You want to live someplace special that conveys a sense of the past. But before you take the plunge, here are some points to consider:
Know Yourself. Choose a house based on who you are, not who you want to be. Budget conscious twenty-somethings are fixing up 1950s ranch houses. It sounds like so much fun to spend weekends trawling the flea markets for vintage Eames chairs. But if you’ve amassed a collection of bulky and ornate Victorian furniture, a ranch house might not be your best fit. Likewise the mansard studio; it’s time to give up that fantasy if your knees say no stairs. Stick to renting An American in Paris from Netflix. Consider, too, your stamina for mess, noise, and unexpected expenses (there will be lots of those).
Know Your Bank Account. First, you buy the house. Next come the contractor and his squad of plumbers, electricians, and painters. You might need a place to live when the renovation is in full swing. And don’t forget the small things, like all the restaurant bills you’ll run up when you’re too frazzled to cook or choking on dust.
Location. The before and after pictures are startling. In one: decayed houses with weed-choked yards. In the other: a vibrant community of pretty bungalows with manicured lawns. The pioneers who revitalize poor neighborhoods often reap a financial benefit, thanks to the increased property values. But moving to an up-and-coming place is not always a fulfilling adventure. Mediocre schools, badly lit streets, and midnight gunfire are among the problems you might encounter. If comfort and security are essential—or if you simply want to live close to Trader Joe’s—move to an established neighborhood.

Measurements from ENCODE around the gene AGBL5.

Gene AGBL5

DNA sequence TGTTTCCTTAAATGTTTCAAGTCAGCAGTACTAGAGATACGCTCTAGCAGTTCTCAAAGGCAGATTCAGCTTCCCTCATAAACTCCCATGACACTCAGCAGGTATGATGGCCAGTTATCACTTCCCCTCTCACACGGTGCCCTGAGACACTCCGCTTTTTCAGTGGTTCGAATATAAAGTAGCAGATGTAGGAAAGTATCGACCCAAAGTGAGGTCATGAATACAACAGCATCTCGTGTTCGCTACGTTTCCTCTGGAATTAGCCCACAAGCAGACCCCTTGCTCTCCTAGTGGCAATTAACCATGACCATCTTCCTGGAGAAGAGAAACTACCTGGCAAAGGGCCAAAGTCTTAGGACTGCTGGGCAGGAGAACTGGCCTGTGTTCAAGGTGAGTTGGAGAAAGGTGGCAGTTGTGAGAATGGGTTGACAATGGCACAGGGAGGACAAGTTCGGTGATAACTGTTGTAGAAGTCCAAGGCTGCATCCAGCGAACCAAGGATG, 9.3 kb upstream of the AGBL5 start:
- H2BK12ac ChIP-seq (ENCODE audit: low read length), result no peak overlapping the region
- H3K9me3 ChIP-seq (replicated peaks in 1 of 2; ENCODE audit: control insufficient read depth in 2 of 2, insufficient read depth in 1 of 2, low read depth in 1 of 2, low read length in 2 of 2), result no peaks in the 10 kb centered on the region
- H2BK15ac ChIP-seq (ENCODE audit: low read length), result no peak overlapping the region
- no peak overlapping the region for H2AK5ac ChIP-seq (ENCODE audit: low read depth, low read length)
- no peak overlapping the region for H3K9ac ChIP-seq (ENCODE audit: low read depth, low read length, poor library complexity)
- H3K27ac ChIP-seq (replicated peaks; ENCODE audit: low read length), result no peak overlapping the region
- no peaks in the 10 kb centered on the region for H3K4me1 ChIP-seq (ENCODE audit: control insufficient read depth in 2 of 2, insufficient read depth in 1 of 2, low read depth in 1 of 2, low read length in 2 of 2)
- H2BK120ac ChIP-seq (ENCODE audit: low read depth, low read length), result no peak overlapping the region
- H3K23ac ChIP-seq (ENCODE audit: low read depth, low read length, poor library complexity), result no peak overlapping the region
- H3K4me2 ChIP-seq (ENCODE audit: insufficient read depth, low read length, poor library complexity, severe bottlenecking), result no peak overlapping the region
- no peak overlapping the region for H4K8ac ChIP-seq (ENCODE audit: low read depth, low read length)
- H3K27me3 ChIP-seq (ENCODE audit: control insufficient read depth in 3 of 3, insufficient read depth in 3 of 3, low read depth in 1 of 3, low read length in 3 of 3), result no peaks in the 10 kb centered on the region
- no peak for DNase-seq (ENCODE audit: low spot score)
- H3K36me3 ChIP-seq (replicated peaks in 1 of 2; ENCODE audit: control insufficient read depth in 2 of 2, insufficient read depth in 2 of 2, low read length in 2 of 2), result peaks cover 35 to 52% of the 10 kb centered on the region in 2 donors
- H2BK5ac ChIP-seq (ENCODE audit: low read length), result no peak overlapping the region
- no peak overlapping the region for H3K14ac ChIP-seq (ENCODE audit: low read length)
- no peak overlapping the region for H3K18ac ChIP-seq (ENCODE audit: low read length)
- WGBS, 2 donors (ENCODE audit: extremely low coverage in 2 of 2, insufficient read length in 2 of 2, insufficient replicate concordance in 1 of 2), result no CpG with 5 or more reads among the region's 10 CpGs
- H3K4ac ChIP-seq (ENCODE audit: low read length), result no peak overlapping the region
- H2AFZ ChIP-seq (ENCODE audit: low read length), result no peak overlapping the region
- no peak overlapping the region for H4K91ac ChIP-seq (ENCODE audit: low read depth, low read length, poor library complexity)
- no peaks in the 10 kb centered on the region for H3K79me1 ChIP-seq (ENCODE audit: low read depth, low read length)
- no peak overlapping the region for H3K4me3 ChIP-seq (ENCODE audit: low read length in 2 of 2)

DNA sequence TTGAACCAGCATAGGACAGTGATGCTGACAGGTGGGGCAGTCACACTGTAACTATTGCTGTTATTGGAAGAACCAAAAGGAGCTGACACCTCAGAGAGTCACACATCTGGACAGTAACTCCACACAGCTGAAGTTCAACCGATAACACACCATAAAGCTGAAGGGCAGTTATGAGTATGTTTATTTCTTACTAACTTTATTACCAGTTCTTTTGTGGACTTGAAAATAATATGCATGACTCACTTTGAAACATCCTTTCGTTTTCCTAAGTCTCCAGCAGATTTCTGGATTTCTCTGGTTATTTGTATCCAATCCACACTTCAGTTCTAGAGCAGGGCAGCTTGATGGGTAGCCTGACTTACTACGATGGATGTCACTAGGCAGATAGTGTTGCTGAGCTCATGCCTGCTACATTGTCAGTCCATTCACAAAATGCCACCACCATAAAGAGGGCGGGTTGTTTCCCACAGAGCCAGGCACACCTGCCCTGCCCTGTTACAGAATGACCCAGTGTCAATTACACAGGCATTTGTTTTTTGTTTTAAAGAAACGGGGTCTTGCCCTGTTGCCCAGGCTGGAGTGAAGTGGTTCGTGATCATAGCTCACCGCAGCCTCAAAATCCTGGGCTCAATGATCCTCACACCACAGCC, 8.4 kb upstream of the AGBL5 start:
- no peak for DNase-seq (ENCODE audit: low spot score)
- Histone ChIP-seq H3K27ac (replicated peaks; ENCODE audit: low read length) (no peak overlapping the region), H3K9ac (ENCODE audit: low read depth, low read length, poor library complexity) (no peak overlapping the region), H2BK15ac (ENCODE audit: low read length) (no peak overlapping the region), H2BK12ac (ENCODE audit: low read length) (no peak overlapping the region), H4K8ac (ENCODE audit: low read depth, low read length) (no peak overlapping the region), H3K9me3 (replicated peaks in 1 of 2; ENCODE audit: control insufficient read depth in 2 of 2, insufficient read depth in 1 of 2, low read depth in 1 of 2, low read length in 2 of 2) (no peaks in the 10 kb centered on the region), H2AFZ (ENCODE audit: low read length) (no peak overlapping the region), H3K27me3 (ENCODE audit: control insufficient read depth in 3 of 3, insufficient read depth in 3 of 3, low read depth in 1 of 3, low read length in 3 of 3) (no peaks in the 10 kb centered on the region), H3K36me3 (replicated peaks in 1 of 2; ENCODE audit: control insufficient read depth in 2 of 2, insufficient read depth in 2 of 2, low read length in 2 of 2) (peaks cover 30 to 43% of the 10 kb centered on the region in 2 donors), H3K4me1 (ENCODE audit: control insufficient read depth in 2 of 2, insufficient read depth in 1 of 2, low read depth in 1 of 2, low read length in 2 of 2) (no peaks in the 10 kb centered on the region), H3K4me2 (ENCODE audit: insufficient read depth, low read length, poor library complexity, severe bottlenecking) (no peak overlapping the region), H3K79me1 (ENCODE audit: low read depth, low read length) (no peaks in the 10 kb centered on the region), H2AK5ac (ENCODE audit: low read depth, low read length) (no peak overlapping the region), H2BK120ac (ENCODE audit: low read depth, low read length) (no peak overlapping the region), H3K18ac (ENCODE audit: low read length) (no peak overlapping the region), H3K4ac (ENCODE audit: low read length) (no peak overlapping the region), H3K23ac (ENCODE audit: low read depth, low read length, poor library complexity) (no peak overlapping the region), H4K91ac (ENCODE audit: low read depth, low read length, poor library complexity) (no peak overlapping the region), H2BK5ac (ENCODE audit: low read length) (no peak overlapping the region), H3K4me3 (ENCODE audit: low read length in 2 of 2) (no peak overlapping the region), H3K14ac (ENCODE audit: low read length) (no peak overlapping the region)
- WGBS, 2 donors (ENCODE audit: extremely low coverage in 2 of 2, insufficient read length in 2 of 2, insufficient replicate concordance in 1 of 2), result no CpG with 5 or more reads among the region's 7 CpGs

The Big Why. Why do you want to own a historic house? For some, it’s all about the house. No effort is too great to restore it to its original condition. Such people recount long drives to out-of-state salvage yards in search of the perfect newel post. Once all the work is finished, they often experience dissatisfaction and the desire to move on to a new project.
For others, what counts is the life they will have in the house. This is where they will raise their children or build their business. The overpowering obsession with historic precision is absent. If that describes you, stay away from anything that is historically or architecturally important. That means choosing the Cape Cod or Foursquare instead of the one that was designed by Frank Lloyd Wright’s disciple. You’ll derive more joy and comfort from a house that does not require regular contact with the local landmarks society.